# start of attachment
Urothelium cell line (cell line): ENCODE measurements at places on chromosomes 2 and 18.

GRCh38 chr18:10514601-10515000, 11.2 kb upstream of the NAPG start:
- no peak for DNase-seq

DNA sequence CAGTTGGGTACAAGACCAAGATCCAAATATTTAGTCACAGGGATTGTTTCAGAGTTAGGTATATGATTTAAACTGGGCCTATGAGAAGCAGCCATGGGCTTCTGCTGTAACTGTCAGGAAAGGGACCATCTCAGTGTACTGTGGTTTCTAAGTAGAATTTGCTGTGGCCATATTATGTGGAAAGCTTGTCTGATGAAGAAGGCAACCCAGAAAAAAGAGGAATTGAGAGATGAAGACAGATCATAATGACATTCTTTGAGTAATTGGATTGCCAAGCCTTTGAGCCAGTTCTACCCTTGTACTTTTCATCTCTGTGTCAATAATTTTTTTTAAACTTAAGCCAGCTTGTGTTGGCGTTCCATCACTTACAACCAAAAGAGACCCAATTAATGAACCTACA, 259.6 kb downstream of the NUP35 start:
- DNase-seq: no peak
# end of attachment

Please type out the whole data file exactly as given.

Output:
Urothelium cell line (cell line): ENCODE measurements at places on chromosomes 2 and 18.

GRCh38 chr18:10514601-10515000, 11.2 kb upstream of the NAPG start:
- no peak for DNase-seq

DNA sequence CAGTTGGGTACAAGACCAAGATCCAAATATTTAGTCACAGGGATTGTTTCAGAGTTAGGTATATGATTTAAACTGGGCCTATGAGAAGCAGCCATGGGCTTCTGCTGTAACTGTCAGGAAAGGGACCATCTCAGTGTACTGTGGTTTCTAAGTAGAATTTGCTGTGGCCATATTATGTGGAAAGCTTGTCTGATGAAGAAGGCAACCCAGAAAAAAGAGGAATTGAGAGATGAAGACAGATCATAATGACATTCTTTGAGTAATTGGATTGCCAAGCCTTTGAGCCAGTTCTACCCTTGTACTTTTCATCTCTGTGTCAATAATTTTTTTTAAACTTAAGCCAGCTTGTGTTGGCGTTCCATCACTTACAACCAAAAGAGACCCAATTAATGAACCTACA, 259.6 kb downstream of the NUP35 start:
- DNase-seq: no peak